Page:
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’Tis the season

Progressive Cattleman Editor Cassidy Woolsey Published on 24 October 2017

At nearly 100ºF, it was a relief to be greeted with air conditioning as I walked through the automatic doors. Grabbing a shopping cart and strolling through the aisles, I noticed something peculiar given the grueling heat in my Idaho home: garlands, mistletoe, snow globes and Santa knickknacks.

Now, this kind of heat during Christmas might be possible and quite normal in some locations but, for the Pacific Northwest, the odds are as good as the Cleveland Browns winning the Super Bowl. Worried I had somehow missed four months of my life, I reached for my phone to check the date; it was only Aug. 24.

Is it just me, or does Christmas seem to come earlier each year? Although I am one of the holiday’s biggest fans, it makes me sad to see us leap over another, just as important, holiday: Thanksgiving.

Besides turkey, pilgrims, pumpkins and those cornucopia things, there’s an important message hidden amongst the food, football and turkey-induced naps. Here we come together with family and friends – under one roof and around one table – to celebrate a holiday of thanks.

Guilty as the next person, I tend to leap over events or stages in my life – dreaming of what the future holds. Will my husband and I be able to return to the family farm? Or will we be able to start our own? Are kids in our future?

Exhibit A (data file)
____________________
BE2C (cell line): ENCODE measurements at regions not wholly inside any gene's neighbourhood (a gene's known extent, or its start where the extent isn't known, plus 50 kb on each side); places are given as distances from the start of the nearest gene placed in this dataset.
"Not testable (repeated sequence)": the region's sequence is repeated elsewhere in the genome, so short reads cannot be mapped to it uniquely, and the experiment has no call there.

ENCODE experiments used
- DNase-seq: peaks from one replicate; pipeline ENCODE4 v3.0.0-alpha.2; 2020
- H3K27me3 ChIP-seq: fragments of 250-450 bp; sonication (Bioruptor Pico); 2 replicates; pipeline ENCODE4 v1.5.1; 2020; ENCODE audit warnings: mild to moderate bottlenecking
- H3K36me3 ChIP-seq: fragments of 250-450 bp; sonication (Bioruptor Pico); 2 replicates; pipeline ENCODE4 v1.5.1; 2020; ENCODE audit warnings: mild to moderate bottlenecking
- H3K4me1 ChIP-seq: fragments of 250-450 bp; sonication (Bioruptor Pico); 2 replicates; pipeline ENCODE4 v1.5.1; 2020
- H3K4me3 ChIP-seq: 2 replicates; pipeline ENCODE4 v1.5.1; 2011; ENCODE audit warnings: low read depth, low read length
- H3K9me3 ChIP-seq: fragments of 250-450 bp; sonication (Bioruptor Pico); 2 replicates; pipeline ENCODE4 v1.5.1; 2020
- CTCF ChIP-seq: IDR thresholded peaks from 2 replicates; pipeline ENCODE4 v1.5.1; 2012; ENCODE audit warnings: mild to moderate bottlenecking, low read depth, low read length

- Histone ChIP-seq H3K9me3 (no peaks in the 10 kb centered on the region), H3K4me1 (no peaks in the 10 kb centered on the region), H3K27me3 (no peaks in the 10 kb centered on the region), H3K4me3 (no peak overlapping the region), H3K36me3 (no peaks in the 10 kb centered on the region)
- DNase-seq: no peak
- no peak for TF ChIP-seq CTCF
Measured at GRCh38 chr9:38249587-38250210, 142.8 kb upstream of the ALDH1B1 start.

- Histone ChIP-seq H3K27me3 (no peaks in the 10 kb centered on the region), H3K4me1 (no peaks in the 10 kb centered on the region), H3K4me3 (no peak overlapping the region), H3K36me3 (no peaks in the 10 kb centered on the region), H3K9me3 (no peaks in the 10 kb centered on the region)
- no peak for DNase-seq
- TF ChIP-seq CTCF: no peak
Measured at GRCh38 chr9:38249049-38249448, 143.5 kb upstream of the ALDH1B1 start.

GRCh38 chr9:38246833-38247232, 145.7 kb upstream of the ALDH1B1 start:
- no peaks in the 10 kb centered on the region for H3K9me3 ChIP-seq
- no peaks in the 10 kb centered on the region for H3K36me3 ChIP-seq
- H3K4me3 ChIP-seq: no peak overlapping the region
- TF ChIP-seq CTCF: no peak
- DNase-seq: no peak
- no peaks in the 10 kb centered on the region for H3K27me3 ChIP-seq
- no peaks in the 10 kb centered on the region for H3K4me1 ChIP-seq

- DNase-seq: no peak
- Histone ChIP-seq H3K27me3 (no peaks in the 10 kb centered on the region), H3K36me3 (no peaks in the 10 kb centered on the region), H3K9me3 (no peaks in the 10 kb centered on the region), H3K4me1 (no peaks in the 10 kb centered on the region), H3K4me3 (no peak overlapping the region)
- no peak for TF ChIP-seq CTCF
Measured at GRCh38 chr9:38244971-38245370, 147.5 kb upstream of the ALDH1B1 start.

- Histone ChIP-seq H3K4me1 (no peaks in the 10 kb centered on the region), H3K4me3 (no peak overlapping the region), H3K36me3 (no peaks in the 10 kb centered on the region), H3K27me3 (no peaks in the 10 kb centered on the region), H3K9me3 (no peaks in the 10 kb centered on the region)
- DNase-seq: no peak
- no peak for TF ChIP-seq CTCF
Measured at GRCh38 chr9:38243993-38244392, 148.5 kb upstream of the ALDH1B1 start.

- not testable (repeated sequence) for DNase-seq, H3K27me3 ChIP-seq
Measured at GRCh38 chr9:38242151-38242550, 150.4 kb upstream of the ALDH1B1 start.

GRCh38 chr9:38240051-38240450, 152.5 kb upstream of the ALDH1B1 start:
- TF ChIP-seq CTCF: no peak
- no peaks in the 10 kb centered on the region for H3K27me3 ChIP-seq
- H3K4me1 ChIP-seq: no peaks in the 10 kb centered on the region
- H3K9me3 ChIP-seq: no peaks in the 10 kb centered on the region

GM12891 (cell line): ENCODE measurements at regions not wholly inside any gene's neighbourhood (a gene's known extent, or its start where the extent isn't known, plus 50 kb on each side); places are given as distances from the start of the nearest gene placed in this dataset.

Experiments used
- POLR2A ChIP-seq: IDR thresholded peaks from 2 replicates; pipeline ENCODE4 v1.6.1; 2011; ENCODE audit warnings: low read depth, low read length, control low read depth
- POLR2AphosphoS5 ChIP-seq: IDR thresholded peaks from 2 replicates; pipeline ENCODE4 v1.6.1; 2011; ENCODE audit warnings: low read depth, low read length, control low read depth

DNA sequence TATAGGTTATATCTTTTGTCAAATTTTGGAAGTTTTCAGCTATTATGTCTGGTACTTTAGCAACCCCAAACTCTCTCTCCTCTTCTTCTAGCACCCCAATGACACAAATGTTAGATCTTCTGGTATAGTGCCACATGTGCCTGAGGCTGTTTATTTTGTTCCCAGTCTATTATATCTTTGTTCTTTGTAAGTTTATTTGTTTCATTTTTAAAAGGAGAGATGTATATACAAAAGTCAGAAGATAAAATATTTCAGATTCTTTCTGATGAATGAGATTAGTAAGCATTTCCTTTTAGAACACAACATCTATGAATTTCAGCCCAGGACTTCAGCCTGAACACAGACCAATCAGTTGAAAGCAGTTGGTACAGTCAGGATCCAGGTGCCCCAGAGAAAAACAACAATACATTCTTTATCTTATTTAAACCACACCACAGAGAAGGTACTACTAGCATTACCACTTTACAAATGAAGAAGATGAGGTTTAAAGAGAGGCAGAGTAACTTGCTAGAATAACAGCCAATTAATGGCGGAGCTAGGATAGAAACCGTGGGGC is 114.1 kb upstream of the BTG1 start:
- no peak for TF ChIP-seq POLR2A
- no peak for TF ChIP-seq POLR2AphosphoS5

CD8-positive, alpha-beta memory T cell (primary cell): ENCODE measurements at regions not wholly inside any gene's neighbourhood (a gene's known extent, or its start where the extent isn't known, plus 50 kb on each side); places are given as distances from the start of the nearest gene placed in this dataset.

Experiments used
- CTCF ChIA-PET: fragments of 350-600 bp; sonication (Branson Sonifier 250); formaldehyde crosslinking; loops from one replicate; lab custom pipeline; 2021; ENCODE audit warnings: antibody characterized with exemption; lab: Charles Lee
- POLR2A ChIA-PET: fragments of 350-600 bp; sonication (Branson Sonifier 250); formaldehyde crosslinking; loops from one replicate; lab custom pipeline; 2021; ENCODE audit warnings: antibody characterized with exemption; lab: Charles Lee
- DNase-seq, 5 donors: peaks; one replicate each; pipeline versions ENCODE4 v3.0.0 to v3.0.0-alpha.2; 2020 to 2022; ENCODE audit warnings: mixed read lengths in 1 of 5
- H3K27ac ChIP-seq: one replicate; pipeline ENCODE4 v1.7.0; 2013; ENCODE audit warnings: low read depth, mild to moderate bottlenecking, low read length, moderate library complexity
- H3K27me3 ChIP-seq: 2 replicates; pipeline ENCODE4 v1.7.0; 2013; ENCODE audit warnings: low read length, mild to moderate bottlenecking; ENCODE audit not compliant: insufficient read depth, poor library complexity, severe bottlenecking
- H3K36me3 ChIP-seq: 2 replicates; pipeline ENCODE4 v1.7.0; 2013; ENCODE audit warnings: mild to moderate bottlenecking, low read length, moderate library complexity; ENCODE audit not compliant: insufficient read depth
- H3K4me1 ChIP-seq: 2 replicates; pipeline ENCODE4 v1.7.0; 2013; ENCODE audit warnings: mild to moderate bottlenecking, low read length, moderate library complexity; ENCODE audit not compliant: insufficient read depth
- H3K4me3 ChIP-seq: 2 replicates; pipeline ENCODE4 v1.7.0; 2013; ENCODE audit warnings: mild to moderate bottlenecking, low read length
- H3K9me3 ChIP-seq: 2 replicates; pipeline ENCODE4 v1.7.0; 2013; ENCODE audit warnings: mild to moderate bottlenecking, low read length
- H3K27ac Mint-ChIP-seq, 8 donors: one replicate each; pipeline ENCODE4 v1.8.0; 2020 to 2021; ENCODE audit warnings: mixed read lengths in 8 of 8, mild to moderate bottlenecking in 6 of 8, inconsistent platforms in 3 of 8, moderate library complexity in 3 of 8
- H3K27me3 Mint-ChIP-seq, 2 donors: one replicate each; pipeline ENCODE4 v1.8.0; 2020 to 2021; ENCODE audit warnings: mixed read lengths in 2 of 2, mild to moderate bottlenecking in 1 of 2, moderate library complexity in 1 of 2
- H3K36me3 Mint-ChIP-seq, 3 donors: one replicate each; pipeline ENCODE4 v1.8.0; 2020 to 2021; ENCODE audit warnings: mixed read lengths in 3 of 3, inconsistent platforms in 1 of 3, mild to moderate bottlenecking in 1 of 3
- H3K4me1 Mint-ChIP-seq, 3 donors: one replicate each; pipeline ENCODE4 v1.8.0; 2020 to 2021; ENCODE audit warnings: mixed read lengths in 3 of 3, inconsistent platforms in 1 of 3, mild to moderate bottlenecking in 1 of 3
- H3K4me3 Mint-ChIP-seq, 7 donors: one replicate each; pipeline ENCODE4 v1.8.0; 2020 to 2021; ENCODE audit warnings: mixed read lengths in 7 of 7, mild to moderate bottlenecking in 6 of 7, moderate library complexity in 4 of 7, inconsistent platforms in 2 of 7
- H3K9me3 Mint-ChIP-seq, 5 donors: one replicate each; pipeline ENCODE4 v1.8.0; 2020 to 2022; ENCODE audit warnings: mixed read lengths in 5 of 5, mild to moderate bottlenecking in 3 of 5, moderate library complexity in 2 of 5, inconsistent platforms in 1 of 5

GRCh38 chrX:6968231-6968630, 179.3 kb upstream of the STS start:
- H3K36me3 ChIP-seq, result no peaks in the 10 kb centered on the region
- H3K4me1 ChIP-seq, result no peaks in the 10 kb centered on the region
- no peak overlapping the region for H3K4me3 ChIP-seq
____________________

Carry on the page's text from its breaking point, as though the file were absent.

Can we secure enough leases so we can expand our small cow herd? What should I do this weekend? Can it be summer yet?

“Living in the moment” is a term used quite often – and while this is easy to achieve physically, achieving it mentally can be a little more difficult. A few years ago, psychologists at Harvard University collected information on the daily activities, thoughts and feelings of 2,250 volunteers to find out what made them most happy.

Interestingly enough, reminiscing, thinking ahead or daydreaming wasn’t on the list. They found, even when thinking about something pleasant, this mind-wandering activity consistently makes people less happy.

These researchers are confident being distracted is the cause of unhappiness. How ’bout that?

Now, if you’ve ever spent a few hours behind the wheel of a tractor, or on the back of a horse, you know those are probably the most mind-wandering things you can do. But as the researchers state, “A wandering mind is an unhappy mind. The ability to think about what is not happening is a cognitive achievement that comes at an emotional cost.”

In agriculture, especially, it can be easy to look ahead to better times – better prices, less debt, more help, better help, the end of calving season, you name it. But all that comes at a cost – a cognitive cost.

This Thanksgiving season let your mind wander to all your seemingly small blessings. Whether it’s having Grandpa for yet another Thanksgiving, a pickup that runs despite its age, two legs that work, money in the bank, friends who faithfully show up every branding season and, most importantly, the chance to wake up every morning doing what you love.

It might not be easy, but it’s always something to be thankful for.  end mark

Cassidy Woolsey
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